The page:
Winners and finalists flew in from as far away as Poland and China to attend the celebration at Toronto’s iconic Evergreen Brick Works, where the results of Azure’s seventh annual AZ Awards competition were announced tonight in the presence of top talents from the local and international architecture and design communities.
The 20 winners of the 2017 AZ Awards proved their prowess through stunning and innovative projects that represent a snapshot of the leading work in global architecture and design today – from a curious, castle-like observatory in New Hampshire that maximizes stargazing to a bicycle-powered canopy that can unfurl anywhere an event space is needed to a 31.3-hectare park that preserves delicate wetlands in China.
2017年是第7次举办AZ奖，专家评委从来自41个国家的813份作品中挑选出了70份作品进入决赛。由俞孔坚带领的北京大学和“土人设计”团队设计的“衢州鹿鸣公园”荣获此次的最佳景观奖。Victoria Taylor Landscape Architect的作品Public Laneway Puncture，以及West 8设计的Governors Island Phase 2: The Hills。
This year’s submissions reached a staggering 813 from 41 countries, setting a formidable task for our jury of renowned experts. Gathering in March to narrow down the hundreds of submissions to a shortlist of 70 finalists were: planner and landscape ecologist Nina-Marie Lister, interior designer Alessandro Munge, industrial designer Theo Richardson, architect Nader Tehrani and multidisciplinary designer Michael Vanderbyl. The jurors met at Toronto’s Drake Hotel – itself a historic landmark – where through debate and discussion they made their final selection of the best of the best – the 20 exceptional winners who were honoured tonight, and who are featured below.
The winner of the Best Landscape Architecture is Quzhou Luming Park in China , which is designed by Kongjian Yu and his team.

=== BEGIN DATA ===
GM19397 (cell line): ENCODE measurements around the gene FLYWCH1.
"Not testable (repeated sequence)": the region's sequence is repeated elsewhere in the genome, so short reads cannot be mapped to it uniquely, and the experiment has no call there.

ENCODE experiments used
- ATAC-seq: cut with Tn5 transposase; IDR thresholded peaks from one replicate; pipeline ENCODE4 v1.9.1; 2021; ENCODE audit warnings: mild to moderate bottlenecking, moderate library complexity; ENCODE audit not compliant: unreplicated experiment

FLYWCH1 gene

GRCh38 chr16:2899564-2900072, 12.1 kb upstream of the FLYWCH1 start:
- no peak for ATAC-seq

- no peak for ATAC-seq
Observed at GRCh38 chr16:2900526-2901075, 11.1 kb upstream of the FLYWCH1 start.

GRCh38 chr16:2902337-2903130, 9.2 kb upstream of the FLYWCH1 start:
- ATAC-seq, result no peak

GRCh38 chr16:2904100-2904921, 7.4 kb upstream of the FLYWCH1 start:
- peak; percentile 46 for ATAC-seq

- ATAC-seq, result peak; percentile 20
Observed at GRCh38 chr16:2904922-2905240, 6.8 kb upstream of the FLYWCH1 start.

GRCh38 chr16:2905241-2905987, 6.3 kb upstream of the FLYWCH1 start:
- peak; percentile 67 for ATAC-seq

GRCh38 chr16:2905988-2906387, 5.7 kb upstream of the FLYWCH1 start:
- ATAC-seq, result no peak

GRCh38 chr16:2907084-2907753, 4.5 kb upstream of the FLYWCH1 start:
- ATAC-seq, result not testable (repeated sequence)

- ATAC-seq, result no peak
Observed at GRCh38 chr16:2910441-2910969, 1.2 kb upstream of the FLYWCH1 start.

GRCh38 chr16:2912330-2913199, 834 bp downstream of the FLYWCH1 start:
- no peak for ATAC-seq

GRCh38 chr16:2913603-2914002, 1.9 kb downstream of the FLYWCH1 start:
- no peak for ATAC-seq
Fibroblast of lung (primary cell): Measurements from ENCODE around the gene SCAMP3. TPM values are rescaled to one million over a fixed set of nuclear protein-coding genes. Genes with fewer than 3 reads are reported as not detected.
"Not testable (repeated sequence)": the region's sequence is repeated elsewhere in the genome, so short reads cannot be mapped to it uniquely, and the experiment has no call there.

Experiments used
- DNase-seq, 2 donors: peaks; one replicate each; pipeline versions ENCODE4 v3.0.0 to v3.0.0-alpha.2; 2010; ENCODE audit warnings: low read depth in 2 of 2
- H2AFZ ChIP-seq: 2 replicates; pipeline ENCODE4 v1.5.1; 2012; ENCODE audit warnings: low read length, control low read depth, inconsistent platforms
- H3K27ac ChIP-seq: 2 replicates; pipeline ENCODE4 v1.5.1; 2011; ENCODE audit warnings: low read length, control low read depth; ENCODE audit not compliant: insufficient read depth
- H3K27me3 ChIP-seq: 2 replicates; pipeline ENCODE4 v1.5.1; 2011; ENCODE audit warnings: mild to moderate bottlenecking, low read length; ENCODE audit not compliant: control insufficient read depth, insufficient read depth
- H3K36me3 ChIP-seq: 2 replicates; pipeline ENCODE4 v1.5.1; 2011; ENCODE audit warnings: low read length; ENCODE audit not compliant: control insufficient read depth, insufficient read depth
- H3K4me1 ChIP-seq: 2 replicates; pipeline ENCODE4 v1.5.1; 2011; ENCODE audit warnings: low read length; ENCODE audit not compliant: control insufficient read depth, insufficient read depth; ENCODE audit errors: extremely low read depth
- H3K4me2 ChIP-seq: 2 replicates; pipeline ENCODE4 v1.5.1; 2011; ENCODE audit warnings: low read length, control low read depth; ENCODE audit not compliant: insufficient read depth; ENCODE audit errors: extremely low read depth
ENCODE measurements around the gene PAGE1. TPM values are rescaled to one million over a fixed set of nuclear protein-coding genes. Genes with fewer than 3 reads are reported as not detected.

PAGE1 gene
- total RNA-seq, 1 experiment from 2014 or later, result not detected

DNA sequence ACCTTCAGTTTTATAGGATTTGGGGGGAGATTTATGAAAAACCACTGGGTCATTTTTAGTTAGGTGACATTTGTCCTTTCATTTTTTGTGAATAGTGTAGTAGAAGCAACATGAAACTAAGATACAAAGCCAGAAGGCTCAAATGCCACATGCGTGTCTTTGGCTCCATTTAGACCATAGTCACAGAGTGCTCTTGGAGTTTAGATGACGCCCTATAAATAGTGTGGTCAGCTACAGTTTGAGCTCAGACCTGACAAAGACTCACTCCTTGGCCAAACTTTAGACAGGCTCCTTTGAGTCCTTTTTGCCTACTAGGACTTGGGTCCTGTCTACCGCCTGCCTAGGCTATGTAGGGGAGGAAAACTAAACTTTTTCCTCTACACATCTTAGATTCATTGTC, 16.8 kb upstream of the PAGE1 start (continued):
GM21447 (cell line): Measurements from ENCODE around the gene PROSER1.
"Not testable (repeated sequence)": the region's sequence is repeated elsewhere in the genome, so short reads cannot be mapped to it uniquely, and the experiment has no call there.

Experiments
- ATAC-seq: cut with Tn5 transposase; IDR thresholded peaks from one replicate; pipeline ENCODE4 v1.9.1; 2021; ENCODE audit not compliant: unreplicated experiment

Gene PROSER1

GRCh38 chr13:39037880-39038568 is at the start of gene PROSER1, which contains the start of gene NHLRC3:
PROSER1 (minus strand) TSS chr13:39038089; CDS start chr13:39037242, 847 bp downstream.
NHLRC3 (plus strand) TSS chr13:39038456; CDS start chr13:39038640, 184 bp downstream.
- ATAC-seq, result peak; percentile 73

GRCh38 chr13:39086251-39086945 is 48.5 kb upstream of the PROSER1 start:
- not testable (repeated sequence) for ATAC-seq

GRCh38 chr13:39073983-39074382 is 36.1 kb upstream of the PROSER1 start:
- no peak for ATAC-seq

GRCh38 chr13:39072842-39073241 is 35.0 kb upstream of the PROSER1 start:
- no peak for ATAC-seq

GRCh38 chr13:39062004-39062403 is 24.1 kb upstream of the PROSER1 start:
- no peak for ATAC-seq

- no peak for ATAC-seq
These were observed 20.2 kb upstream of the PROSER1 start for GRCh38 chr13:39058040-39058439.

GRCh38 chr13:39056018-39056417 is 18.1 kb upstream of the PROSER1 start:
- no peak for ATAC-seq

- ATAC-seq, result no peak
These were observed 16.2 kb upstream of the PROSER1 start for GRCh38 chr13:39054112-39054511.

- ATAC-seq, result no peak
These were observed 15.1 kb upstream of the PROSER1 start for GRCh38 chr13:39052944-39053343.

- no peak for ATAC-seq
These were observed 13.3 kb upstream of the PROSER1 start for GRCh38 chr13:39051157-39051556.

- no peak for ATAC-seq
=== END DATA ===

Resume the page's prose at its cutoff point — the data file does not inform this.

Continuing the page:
Quzhou Luming Park
To protect land under threat of development in Quzhou City, China, local firm Turenscape devised a sustainable and captivating solution.
In a country where development waits for no one, the government of Quzhou, a Chinese metropolis of 2.5 million and counting, put up its hand and said, “Stop.”
Quzhou had already earned the status of National Eco-Model City for its efforts to curb rampant growth along Shiliang Creek. But the creek’s west bank was at the front lines of industrial creep and increasingly under threat. In response, Beijing landscape architects Turenscape developed a sustainable and seductive solution for some 31.3 hectares of neglected but valuable land, ensuring the land’s protection for the foreseeable future.
Whereas much of Quzhou has been levelled for chemical factories and dense housing, Turenscape preserved the natural red sandstone hills of the Shiliang Creek bank and enhanced them with clusters of green. This creates a sense of rich geography in a flat urban context where few peaks rise from the distant horizon.
From here, the land dips south toward the river in swaths of floodplain. Turenscape’s response was to “quilt” it with low-maintenance, naturally irrigated meadows of reeds, grasses and hardy flowering crops that come alive at different times of the year. Brilliant yellow canola blossoms emerge in spring; sunflowers, purple loosestrife and wild chrysanthemums bloom in summer; and liquidambar, hackberry and ginkgo trees are aflame in autumn.
This is the kind of bio-filtering we can all learn from, where plants are remediating the area while also looking beautiful.
——Nina Marie Lister”
To build anything significant amid this fragile wetland would defeat the project’s purpose – and yet luring people here is the only way to truly safeguard the future of the land. With minimal intervention, Turenscape threaded raised boardwalks – which appear to skim the water – through the park, skirting the forest’s edge so that visitors can peer down into the faces of basking sunflowers. Shady wood-slat pavilions have balconies that jut out over fields of wildflowers and dangle over the river. The goal, says Turenscape, was to “make friends” with the water.
Orchestrating a productive, resilient future for this imperilled environment was an auspicious start to a lasting relationship.